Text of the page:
Colorado State University Receives $1.2 Million from USDA to Further Critical Water Resource Research

The U.S. Department of Agriculture has awarded Colorado State University two grants totaling $1.2 million to aid in research addressing critical water resource issues – the only university in Colorado to receive part of the $11 million distributed by the USDA’s National Institute of Food and Agriculture.

The grants are distributed through the National Integrated Water Quality Program, which aims to address issues such as water quality protection and water conservation.

“Cities, communities and rural areas across the nation depend on a safe and abundant supply of water for drinking and cooking,” Agriculture Secretary Tom Vilsack said in a USDA news release. “This research will play a vital role in our understanding of the part water plays in the ecosystem and developing tools and strategies to effectively manage our water resources.”

The National Integrated Water Quality Program addresses critical water resource issues in agricultural, rural and urban watersheds through research, education and extension projects and programs.

Colorado State University projects:

Coordinated Regional Water Resources Programming for the Northern Plains and Mountains Region

Reagan Waskom, CSU professor in civil engineering and soil and crop sciences and director of the Colorado Water Institute, is lead researcher for this project, which was awarded $667,000 as the second year installment of a $2.4 million project focused on water and water quality. Waskom leads a project that includes six land-grant universities – Colorado, Montana, North Dakota, South Dakota, Utah and Wyoming- that make up the Northern Plains and Mountains Regions.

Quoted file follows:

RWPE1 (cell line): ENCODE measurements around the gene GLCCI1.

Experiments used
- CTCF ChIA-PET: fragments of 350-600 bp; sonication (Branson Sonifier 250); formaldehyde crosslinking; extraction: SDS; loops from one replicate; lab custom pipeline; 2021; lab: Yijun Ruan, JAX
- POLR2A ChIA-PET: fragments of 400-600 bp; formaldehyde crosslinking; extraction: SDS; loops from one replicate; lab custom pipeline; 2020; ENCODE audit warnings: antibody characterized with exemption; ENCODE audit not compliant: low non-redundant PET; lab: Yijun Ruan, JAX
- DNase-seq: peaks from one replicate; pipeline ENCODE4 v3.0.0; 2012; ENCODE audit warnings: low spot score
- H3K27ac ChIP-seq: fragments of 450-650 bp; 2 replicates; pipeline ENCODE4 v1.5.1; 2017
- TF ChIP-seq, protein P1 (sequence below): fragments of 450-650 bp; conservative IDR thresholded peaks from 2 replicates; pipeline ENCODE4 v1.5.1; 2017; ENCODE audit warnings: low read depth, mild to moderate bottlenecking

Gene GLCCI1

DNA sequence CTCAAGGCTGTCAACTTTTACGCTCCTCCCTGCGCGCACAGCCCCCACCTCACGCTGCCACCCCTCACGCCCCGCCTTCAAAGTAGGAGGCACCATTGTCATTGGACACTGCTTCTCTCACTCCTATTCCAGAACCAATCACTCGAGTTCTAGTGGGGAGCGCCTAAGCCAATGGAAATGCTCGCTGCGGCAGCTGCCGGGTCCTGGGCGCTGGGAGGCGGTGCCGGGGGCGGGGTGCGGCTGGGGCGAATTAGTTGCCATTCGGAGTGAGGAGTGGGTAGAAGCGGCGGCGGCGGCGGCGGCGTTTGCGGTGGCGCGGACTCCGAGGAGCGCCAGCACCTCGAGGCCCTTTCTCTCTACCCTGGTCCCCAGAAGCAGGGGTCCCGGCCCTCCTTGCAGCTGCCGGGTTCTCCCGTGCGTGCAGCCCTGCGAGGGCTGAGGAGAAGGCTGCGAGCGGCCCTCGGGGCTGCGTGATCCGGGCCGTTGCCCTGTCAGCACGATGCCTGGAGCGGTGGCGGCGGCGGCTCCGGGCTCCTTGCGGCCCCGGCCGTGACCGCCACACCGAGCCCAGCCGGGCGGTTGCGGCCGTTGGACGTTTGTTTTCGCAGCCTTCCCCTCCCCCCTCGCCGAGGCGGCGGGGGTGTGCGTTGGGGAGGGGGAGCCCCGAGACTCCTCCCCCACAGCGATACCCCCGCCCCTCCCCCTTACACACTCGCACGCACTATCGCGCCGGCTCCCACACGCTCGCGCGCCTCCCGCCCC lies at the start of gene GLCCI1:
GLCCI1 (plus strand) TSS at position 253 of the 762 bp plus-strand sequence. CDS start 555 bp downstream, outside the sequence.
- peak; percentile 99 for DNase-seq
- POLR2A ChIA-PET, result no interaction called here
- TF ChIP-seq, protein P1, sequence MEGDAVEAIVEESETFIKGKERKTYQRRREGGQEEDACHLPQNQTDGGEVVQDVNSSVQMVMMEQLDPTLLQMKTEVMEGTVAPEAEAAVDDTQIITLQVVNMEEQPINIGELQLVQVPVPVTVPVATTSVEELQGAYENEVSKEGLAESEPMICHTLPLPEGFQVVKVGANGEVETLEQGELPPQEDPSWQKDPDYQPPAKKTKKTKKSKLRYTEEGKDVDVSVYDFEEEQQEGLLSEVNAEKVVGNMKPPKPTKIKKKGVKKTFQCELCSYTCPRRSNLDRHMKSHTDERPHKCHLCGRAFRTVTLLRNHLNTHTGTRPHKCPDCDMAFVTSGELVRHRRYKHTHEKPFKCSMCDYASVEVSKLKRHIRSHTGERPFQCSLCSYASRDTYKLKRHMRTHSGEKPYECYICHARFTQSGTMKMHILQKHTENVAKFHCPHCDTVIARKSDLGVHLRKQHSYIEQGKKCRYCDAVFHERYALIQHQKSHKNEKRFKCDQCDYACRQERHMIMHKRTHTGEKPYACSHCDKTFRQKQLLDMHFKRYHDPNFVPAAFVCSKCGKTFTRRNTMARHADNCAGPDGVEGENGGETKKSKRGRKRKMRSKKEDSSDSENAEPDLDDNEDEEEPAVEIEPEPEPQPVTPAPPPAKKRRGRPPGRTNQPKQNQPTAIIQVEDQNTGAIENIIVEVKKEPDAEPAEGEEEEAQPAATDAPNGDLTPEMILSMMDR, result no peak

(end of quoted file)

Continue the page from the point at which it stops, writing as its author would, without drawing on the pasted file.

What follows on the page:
These universities have a unique role in protecting and improving water resources by facilitating development, delivery and implementation of new and existing practices throughout the region. However, due to time and resource restraints, efficiency must be improved through coordination, partnerships and leveraging financial resources. This project creates a structure for regional and national coordination to reduce program cost and make research, education and extension resources of the land-grant system more accessible at the local level.

Expected outcomes/impacts from this project include: increased public knowledge of human and livestock water quality; increased agricultural water conservation opportunities; increased irrigation water delivery efficiency; and improved water quality monitoring plans and data collection throughout the region.

A Multi Criteria Decision Tool for the Assessment and Planning of Watershed Conservation Practices

Mazdak Arabi, CSU civil and environmental engineering professor, is lead researcher for this project that was awarded $615,000 as part of the 2009 USDA national and watershed scale grants. This integrated study aims to develop and disseminate an innovative open-source web technology called eRAMS that enhances decision makers’ capacity to target conservation practices for sediment, nutrient and pesticide control.

This project takes technology transfer to a whole new level because end users don’t need new software or hardware to obtain data, develop appropriate models, and perform scenario analysis and optimization studies. Watershed planners will benefit from vast data resources and models that are currently accessible to the research community and can assess the costs and conservation benefits of alternative management scenarios.

Although efforts will initially be focused in the South Platte River Basin in Colorado, the technology will be applicable to two watersheds in Indiana and North Carolina with significantly different ecohydrologic characteristics. Additionally, educational and outreach materials will be developed and used in two courses at CSU and in national workshops.